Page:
Jump to content


Just another observation of M51

Recommended Posts

A new object report from summer nights.

If you prefer to read it in PDF format with the support of some images that helps me to explain better myself you can check it in the web:



Nagler 31mm (70x - 1º 10’ - 6.6mm). Being used to modest telescopes, seeing these objects in the 18" is taking my breath away. With this eyepiece the galaxies look quite small but you can see PERFECTLY the arm structure of M51. You do not need to use the lateral vision. It is obvious. The bridge that joins both galaxies is also visible although very faint. The central nucleus of both galaxies appears dotted, with a great brightness, and there is a fainter halo surrounding both galaxies. This halo shows a structure of a pair of rotating arms in the larger galaxy while the smaller galaxy shows no structure at all. There is also a star at 9 o'clock in the fairly bright galaxy that serves to frame the galaxy. One thing that is very much appreciated by me is the amount of field I see around the galaxy. At low magnifications the object stands out but it has a size that allows you to enjoy relaxed a poor background of stars that also highlight the beauty of the galaxy due to its loneliness. You can spend minutes and minutes in front of the eyepiece and not get tired of the view. I tell myself that it is almost better than any photograph for the feeling of realism that my mind generates.


Nagler 22mm (98x - 50’ - 4.7mm). I am very surprised by the view I get of this object, used as I am to smaller apertures. I am freaking because the arms, it is not that I observe them perfectly, but they transmit me a beautiful sensation of volume. That is to say, I am able to distinguish the thickness of the arms, as well as the gradient of gradual decrease that exists between the brightest and the dimmest area. This sensation is overwhelmingly beautiful. It is because the area between the arms is itself shiny and, as I mentioned earlier, the change from one area to the other is not abrupt but a certain gradient is visible. In addition, the fact that the arms are so bright against the rest of the galaxy causes in my mind the image that they are emerging. Needless to say that the shape of the arms is perfectly reminiscent of a whirlpool (hence the famous name of the galaxy), as the two arms that I see make a 360º turn around the galaxy, it is this turn that conveys the feeling that the nucleus is immersed in the deep of the galaxy dragged by this whirlpool. Speaking of the nucleus, it appears very bright and punctual, and the birth of the arms is fully appreciated from the innermost part of the galaxy. I am also struck by a star in the galaxy itself that is obviously part of our own. Placed at 3 o'clock from the nucleus of the galaxy.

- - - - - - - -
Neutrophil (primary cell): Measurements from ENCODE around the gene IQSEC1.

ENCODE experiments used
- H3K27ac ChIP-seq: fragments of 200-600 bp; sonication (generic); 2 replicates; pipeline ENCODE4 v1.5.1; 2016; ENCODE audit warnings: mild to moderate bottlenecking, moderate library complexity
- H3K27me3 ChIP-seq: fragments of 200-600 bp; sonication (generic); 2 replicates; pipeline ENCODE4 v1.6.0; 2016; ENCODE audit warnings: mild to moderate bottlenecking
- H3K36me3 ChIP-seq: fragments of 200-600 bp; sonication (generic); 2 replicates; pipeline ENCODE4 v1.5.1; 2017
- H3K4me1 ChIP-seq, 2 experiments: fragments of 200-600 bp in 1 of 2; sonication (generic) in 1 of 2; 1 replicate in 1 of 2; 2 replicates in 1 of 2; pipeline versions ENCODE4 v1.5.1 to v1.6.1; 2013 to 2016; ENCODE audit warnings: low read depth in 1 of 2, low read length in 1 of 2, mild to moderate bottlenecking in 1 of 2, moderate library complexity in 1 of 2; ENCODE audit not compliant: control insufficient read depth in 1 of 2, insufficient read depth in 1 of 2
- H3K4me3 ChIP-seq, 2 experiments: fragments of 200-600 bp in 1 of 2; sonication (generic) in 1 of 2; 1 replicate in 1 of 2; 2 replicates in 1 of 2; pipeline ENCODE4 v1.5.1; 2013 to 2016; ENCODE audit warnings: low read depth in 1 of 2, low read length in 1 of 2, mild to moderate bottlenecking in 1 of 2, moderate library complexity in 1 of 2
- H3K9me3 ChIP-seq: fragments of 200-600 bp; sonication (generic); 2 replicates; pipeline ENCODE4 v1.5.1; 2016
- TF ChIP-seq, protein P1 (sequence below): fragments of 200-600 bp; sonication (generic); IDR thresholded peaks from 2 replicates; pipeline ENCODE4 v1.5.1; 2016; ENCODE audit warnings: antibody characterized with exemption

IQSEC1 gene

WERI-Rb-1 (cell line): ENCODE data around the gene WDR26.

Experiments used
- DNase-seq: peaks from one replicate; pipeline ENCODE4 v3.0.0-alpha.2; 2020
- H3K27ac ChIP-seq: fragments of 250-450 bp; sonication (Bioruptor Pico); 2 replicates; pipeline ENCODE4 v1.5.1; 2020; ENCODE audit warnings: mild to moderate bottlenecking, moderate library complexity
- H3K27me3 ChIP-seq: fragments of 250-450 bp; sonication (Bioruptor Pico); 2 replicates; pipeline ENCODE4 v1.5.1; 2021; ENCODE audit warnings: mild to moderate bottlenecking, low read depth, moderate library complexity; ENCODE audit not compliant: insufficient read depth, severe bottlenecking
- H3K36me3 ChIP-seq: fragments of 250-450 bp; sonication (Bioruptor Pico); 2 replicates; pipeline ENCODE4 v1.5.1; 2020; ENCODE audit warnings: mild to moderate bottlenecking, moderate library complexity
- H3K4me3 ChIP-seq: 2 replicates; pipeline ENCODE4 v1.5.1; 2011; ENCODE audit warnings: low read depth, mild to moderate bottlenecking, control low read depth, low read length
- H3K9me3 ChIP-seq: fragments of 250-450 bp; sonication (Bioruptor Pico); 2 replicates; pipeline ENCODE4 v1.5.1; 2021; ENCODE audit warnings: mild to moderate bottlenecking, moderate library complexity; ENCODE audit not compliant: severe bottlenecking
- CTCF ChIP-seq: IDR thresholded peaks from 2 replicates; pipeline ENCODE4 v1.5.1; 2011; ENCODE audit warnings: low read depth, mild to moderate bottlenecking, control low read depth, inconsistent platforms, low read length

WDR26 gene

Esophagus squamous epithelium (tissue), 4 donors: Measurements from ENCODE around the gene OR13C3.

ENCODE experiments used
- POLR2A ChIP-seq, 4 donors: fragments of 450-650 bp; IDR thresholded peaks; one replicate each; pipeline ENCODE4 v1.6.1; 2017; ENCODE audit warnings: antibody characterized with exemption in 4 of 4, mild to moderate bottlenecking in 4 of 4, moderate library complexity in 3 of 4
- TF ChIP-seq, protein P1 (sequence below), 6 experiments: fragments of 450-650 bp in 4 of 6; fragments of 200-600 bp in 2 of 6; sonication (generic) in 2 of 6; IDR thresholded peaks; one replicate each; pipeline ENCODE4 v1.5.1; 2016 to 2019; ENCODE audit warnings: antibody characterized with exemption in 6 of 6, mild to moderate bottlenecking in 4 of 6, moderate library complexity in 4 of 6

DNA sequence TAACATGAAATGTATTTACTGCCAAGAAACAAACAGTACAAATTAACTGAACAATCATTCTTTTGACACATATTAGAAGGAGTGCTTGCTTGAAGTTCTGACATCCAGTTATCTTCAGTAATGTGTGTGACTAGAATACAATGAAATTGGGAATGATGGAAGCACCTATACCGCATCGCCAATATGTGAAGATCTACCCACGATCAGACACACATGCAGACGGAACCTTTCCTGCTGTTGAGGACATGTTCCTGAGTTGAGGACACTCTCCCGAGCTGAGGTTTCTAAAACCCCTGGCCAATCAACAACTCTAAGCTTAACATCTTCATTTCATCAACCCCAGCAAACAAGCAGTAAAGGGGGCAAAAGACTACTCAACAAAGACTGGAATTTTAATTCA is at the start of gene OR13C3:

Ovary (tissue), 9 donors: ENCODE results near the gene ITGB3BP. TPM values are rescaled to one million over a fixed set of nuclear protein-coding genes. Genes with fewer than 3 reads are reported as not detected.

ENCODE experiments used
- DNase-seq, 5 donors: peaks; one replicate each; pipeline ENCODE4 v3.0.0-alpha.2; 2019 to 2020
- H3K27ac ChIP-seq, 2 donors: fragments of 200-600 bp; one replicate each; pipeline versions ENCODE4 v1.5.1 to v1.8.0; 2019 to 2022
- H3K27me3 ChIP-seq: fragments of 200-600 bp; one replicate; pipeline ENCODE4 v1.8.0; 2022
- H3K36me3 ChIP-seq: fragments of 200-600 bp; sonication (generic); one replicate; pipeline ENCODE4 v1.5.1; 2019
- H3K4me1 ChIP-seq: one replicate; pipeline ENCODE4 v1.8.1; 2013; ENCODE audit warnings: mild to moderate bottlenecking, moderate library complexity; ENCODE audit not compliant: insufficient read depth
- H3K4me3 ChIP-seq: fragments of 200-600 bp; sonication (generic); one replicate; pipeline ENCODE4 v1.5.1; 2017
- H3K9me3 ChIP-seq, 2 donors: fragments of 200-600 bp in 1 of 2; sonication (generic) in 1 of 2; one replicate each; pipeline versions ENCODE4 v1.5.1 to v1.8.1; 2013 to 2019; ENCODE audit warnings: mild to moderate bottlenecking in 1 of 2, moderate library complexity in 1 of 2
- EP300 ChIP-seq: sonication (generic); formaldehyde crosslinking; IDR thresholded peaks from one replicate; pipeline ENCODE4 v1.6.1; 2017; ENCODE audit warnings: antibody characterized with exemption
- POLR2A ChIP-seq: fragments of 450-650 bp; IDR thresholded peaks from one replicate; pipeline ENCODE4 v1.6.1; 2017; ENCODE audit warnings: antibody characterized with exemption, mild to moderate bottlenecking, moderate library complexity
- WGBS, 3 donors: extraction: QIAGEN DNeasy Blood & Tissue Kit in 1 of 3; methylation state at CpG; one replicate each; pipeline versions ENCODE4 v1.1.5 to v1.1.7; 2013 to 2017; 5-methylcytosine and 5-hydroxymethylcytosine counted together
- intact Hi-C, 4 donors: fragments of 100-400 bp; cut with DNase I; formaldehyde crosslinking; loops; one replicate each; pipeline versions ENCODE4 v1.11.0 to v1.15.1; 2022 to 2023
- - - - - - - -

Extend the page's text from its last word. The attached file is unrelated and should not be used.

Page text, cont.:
An unforgettable image.



Delos 14mm (154x - 28’ - 3mm)What detail you see with this eyepiece! In addition to the arms that are much better defined I begin to see more stars within the galaxy itself. Near the star I saw previously, I observe two more, one at 1 o'clock very close and another, a little farther away at 7 o'clock. Regarding the arms I begin to perceive some regions with higher brightness density than others, like clots in them. In particular in the area between the two galaxies, at 11 o'clock from the nucleus of the main galaxy. That is where the concentration of clots and brightness is higher than the rest of the arm. I further describe in my voice notes that the thickness of the bright arms versus the fainter ones is much less, about half as much. And it's not that the arms look small, it's that the space between them is very large in this eyepiece. On the other hand, the thickness of the bright arms is not uniform, there are areas where they narrow and others where they widen, but they never break. The nucleus has also gone from being a dot to a very bright sphere, it begins to acquire a sense of precious volume. The bridge that joins the two galaxies looks pretty bad, it almost seems to disappear at one point. The same happens with the end of the arm on the right side of the eyepiece, if you follow it with your eyes you have the feeling that it fades into the sky without being able to determine clearly where it really ends.


Ethos 10mm (216x - 27’ - 2.1mm).  I thought I could not increase the beauty of the object but I was wrong. With the 10mm it increases even more the already described details of the galaxy. Unfortunately I do not provide more information about it but the image that is being burned in my memory is amazing. The structure of the arms, so well defined, their varying thickness, the difference in width with the faint and bright parts, the totally spherical shape of the nucleus, the clumps that are perceived here and there as major condensations of stars, these no longer from our galaxy but from M51. In short, everything is so overwhelmingly beautiful that I am almost speechless. I continue with the progression of my eyepieces to try to obtain more details but I am already totally satisfied with what I have observed in M51.


Ethos 8mm (270x -  22’ - 1.7mm).  UNBELIEVABLE!!! The best view of the galaxy without any doubt. In spite of the gained magnifications the galaxy gains in contrast without losing details. Right now it is pure delight to observe it. Only note that in the area of 5 o'clock with respect to the nucleus of M51 I see a new concentration of clumps. But that is the only thing I can add to what has been described above. That and the image is simply SPECTACULAR. It steals your breath away.